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Intro to Business Ch 8

A system for recognizing, organizing, analyzing and reporting information about the financial transactions that affect an organization.
Financial Accounting
The branch of accounting that prepares financial statements for use by owners, creditors, suppliers and other external stakeholders.
GAAP (generally accepted accounting principles)
A set of accounting standards that is used in the preparation of financial statements.
FASB (Financial Accounting Standards Board)
The private board that establishes the generally accepted accounting principles used in the practice of financial accounting.
Balance Sheet
A financial statement that reports the financial position of a firm by identifying and reporting the value of the firm’s assets, liabilities and owner’s equity.
Accounting equation
Assets+ Liabilities + Owner’s Equity
Resources owned by a firm
Claims that outsiders have against a firm’s assets
Owner’s equity
The claims a firm’s owners have against their company’s assets (often called “stockholders’ equity” on balance sheets of corporations.)
Income Statement
The financial statement that reports the revenues, expenses, and net income that result from a firm’s operations over an accounting period.
Increases in a firm’s assets that result from the sale of goods, provision of services, or other activities intended to earn income.
Accrual-basis accounting
The method of accounting that recognizes revenue when it is earned and matches expenses to the revenues they helped produce.
Resources that are used up as he result of business operations
Net income
The difference between the revenue a firm earns and the expenses it incurs in a given time period.
Statement of cash flows
The financial statement that identifies a firm’s sources and uses of cash in a given accounting period.
Horizontal Analysis
Analysis of financial statements that compares account values reported on these statements over two or more years to identify changes and trends.
Managerial (or management) accounting
The branch of accounting that provides reports of accounting that provides reports and analysis to managers to help them make informed business decisions.
The value of what is given in exchange for something
Out-of-pocket cost
A cost that involves the payment of money or other resources.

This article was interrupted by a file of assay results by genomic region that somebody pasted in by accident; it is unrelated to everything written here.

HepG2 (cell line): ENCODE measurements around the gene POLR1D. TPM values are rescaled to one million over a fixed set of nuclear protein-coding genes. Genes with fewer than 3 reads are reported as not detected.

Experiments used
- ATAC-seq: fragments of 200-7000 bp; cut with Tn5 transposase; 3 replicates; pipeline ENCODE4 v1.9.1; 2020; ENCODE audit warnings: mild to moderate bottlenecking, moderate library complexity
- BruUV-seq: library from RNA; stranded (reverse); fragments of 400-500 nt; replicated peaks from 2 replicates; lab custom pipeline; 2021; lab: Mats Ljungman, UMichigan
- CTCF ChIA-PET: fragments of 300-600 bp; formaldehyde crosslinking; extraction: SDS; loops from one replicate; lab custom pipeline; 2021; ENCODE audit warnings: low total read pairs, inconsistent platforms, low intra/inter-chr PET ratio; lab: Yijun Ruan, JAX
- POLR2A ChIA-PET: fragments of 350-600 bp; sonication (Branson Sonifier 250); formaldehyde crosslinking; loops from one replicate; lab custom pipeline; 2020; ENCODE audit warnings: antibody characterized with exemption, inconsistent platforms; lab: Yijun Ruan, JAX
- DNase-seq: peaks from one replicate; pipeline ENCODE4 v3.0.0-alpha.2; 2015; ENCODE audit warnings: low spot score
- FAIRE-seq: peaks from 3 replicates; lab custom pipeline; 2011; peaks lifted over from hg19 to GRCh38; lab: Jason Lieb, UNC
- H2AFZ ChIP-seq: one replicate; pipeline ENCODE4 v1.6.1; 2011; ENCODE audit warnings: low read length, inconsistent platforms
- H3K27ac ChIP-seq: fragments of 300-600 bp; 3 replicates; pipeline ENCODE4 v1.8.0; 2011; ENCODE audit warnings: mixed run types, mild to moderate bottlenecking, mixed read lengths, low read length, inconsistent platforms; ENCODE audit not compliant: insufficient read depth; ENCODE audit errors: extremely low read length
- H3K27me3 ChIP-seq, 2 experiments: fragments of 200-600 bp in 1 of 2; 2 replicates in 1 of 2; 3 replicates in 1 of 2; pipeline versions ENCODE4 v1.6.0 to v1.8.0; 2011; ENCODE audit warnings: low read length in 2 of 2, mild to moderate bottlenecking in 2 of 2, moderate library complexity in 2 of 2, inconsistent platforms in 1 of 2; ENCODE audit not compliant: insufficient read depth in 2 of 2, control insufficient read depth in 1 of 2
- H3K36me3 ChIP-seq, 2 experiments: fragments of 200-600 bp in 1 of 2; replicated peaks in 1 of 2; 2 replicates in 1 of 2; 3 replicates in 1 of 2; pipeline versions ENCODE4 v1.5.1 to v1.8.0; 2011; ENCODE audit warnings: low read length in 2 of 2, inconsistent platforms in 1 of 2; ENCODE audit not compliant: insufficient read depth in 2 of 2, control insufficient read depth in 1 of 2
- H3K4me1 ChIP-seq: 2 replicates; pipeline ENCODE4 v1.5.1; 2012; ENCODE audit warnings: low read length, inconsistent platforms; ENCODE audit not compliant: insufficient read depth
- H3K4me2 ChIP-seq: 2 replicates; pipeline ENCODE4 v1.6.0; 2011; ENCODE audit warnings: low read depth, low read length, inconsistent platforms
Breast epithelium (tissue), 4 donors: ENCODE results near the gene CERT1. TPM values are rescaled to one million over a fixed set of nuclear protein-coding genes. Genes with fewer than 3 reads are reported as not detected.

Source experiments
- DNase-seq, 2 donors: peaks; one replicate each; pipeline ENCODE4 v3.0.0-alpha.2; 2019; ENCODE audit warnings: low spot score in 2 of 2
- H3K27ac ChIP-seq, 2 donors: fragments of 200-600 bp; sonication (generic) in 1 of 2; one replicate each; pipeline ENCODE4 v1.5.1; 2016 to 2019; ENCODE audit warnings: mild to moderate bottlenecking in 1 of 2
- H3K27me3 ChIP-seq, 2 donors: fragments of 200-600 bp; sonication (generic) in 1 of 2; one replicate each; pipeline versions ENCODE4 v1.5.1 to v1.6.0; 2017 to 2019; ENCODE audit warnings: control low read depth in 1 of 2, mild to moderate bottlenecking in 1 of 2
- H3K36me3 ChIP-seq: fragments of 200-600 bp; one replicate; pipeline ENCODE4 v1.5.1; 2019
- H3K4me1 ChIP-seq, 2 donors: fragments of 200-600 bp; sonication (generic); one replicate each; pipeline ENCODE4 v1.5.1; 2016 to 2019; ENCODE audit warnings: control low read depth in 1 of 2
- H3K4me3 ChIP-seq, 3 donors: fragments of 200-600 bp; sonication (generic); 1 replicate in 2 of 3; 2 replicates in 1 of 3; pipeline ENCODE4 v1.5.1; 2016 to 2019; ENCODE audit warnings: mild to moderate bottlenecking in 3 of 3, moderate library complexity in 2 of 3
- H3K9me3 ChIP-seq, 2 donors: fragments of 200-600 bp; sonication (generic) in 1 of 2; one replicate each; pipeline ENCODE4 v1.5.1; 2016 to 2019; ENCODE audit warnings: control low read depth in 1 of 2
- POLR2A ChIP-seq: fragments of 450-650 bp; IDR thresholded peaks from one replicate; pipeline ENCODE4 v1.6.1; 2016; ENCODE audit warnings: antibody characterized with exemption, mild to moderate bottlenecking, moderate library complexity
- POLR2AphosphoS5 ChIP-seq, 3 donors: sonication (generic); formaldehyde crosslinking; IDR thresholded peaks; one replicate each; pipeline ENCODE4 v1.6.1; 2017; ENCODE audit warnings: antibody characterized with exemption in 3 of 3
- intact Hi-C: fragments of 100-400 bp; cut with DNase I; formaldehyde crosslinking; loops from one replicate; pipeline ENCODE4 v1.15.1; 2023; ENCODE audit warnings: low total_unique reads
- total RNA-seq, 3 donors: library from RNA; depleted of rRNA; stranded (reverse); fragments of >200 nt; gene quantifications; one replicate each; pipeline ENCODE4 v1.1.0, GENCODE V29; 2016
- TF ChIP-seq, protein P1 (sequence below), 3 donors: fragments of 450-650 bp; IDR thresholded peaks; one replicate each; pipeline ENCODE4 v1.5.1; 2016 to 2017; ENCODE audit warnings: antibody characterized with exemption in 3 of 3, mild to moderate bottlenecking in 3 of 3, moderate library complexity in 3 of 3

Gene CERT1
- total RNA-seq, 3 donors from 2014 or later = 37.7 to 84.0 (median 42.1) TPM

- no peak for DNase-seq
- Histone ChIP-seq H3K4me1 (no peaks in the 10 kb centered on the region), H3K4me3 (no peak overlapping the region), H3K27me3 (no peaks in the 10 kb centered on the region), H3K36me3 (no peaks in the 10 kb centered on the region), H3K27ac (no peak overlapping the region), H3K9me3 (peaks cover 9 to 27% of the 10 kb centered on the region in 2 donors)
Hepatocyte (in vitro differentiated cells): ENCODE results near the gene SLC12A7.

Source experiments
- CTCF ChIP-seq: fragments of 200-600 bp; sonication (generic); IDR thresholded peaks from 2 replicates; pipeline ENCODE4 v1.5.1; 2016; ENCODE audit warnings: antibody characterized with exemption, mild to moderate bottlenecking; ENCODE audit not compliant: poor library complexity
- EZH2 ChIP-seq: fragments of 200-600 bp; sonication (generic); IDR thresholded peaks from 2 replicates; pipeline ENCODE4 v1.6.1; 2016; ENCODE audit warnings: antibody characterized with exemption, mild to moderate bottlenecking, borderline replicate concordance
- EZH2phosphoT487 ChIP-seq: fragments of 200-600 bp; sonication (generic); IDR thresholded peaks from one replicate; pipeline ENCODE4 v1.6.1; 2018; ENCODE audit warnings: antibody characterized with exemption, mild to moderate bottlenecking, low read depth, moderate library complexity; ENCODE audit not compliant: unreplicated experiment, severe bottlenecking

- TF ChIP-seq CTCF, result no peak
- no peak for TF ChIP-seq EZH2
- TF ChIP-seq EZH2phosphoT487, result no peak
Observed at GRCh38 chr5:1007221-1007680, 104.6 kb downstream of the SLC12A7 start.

Implicit Cost
The opportunity cost that arises when a firm uses owner-supplied resources
Fixed Costs
Costs that remain the same when the level of production changes within some relevant range.
Variable Cost
Costs that vary directly with the level of production
Direct costs
Costs that are incurred directly as the result of some specific cost object
Indirect Costs
Costs that are the result of a firm’s general operations and are not directly tied to any specific cost object.
Activity-based Costing (ABC)
A technique to assign product costs based on links between activities that drive costs and the production of specific products.
A management tool that explicit shows how a firm will acquire and use the resources needed to achieve its goals over a specific time period.
Operating Budgets
Budgets that communicate an organization’s sales and production goals and the resources needed to achieve these goals.
Financial budgets
Budgets that focus on the firm’s financial goals and identify the resources needed to achieve these goals
Master budget
A presentation of an organization’s operational and financial budgets that represents the firm’s overall plan of action for a specified the period.
In Accounting, _____ want to know _____.
Owners- whether the firm made a profit or loss
Creditors- want to make sure the firm can pay back the loans they took
Employees- if the company is performing well enough to provide job security or a pay raise
IRS- amount of taxable income the firm earns
The goal of GAAP
to ensure that the information generated by financial accounting is relevant, reliable, consistent and comparable.
Balance Sheet
-shows the value of a firm’s assets at a particular point in time and and identifies the claims that owners and outsiders have against those assets.
Key Components:
-assets: things of value -liabilities: claims that outsiders have against firm’s assets -owner’s equity: claims that the owners of a firm have against it’s assets
Basic Relationship:
Assets= Liabilities + Owner’s Equity
Income Statement
Reports the profit or loss earned by the firm over a period of time
Key Components:
-revenues: increases in cash and other assets that the firm earns from its operations -expenses: the cash and other resources used up to generate revenue -net income: the profit or loss earned by a firm in a given time period
Basic Relationship:
Revenues – Expenses = Net income
Statement of Cash
Shows how and why the amount of cash held by the firm change over a given period of time, by identifying the cash flows from the three sources: operations, investments, and financing
Key Components:
-operations: the cash flows that arise from producing and selling goods and services -investments: the cash flows resulting from buying and selling financial securities of other companies -financing: cash a firm receives from selling its own securities, and cash the firm disburses to pay dividends and interest
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